Animation in Movies has also come a long way, as computers have gotten stronger; a big example of this is babies.
As in, the babies made in animation.
Here we compare a horror from the first Toy story to baby Riley from Inside Out
How are 3D Models are made?
Here are two examples of how models are made
Method 1 is called Box Modelling is where you use the basic shapes (or rather “Primitives”) in a program and put them together and take bits off using the other to eventually make the model you want, it’s easy to learn and do but it’s difficult to add details with it, you’re basically adding more faces to the model in order to smoothen it.
Method 2 is called Extrusion Modelling, Like Box modelling you start with a Primitive, only with this method you start with a flat shape such as a square, you just pull out of your basic shape here, or “Extrude” them, Extrusion Modelling is good for making basic objects.
Here are visual aids, an example of Box Modelling and summaries of steps in modelling.
Modelling – Building the actual visible 3D Polygon model, probably the most important part in animating your 3D model.
Rigging – Creating a “skeleton” and “rigging” it tp the model so you can make it wave make it walk, and animate it in general.
Details – Still technically basic modelling but now with more detail, Now that the main stuff of your model has been done it’s time to give them personality
Animating – Timing the movements to a voice or just animating in general, moving the limbs and whatnot
Comparing different 3D engines
OpenGL –Originally developed by Silicon Graphics in the early ’90s, OpenGL® has become the most widely used open graphics standard in the world. It is notable for being very compatible with just about all systems, It is used more commonly for stuff like general hardware, web based games, mobile games.
Maya – Maya is a 3D modelling Software with Awesome modelling tools that Maya users can now work inside Maya from modelling to animation, the biggest issue with Maya at this time is its learning curve and its price, thought if you are a student you should be aware that there is a free version for your hands only.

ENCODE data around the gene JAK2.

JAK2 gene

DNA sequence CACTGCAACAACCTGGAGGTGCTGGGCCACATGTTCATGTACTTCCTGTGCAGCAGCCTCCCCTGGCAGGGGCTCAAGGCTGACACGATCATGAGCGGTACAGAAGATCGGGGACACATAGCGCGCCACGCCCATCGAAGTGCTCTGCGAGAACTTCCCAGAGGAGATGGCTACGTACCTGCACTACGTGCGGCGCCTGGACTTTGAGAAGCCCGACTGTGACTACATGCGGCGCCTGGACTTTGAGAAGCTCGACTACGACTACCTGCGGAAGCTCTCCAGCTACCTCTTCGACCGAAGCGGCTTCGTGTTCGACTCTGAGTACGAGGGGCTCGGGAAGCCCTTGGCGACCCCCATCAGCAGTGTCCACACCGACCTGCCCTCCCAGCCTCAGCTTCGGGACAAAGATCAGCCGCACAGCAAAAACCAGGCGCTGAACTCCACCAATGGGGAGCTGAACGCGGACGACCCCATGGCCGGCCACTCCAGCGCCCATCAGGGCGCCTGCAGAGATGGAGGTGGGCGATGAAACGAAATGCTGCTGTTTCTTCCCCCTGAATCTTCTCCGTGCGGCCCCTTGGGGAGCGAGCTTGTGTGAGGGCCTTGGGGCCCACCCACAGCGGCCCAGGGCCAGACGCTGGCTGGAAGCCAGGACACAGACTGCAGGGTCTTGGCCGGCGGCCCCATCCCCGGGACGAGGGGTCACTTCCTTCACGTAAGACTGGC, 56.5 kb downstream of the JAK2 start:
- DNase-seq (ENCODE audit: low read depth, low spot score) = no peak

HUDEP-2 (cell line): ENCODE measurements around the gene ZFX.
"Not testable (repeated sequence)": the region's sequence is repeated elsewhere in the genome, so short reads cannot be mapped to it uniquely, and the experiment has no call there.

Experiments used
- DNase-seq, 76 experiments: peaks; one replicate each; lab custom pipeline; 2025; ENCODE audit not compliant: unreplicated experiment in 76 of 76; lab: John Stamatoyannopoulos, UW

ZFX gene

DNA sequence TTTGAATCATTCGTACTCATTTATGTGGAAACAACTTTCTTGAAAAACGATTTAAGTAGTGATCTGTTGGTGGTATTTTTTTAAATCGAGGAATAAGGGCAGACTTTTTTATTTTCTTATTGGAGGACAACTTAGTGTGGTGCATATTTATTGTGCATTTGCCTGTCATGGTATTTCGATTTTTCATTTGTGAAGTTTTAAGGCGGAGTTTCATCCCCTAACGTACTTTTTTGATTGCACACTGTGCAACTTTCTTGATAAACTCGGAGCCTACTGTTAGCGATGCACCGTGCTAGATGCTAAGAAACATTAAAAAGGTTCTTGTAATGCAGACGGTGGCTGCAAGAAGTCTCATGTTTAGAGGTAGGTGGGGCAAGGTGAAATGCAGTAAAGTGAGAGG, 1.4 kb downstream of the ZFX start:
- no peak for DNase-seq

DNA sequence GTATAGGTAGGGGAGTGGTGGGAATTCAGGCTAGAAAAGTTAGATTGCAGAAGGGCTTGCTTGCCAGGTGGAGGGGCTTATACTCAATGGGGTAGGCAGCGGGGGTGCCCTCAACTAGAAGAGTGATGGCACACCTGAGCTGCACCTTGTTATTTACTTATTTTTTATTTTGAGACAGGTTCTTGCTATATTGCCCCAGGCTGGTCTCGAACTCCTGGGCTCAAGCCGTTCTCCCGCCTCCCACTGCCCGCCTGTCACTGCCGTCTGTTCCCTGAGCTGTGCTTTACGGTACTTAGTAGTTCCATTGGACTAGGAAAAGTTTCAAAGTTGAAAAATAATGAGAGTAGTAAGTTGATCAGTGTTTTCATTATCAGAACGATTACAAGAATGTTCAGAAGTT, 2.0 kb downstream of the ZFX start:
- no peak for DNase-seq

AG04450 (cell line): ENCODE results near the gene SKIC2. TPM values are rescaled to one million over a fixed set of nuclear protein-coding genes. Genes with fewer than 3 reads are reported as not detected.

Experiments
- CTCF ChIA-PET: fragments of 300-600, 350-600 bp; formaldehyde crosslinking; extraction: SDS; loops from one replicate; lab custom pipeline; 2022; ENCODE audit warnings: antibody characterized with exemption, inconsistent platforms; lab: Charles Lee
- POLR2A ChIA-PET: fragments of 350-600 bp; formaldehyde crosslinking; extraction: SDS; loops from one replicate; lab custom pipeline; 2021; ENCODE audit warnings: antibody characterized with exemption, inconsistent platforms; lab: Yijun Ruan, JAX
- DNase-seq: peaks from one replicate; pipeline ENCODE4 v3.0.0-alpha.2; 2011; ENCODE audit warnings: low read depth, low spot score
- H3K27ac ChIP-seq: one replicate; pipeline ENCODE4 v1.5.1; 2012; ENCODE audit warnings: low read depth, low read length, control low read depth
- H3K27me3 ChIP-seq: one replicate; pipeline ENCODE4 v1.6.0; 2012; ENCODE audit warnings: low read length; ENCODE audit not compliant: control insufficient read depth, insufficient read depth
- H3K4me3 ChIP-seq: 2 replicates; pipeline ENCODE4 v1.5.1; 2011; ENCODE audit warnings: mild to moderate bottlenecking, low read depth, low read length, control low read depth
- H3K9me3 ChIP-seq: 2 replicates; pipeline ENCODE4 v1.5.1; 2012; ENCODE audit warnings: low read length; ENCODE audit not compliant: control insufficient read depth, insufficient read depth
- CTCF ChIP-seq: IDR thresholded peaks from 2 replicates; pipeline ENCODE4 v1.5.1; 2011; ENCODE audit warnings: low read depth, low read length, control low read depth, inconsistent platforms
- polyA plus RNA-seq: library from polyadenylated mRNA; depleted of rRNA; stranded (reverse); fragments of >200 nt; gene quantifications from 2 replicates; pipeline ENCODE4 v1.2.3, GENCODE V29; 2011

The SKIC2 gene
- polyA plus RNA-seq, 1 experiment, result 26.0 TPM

MikuMikuDance – Miku miku Dance (MMD) is a popular and easily downloadable freeware 3D animation engine created for the production of videos featuring VOCALOID mascots. This program simplifies many aspects of 3D animation creation and its user friendliness, ease and simplicity attracted many creators, honestly it’s not so much a model maker itself as it is a model animator, it was mostly chosen to be talked about simply because the writer didn’t want to use all the most commonly known engines.
Blender – Blender is free program that to those unfamiliar with 3D programs is rather daunting with no help or tutorial available, the only thing comparable to it being the incredibly expensive AutoDesk Maya.
Blender is hard to get started and even harder to master.
Direct3D – Direct3D is an API(Application Program Interface), a lot of Triple-A companies tend to seem to use this particular program, though it competes with OpenGL it seems to be best to learn both
(Direct 3D does not seem to have it’s own logo, so there DirectX one will have to do)
Geometric Theory in 3D Modelling
When developing games animations use the geometric theory to model both characters and objects within a game, through a design process using an initial mesh to give a basic shape of an object to later be built with different textures.
Meshes are made through the process of combined polygons.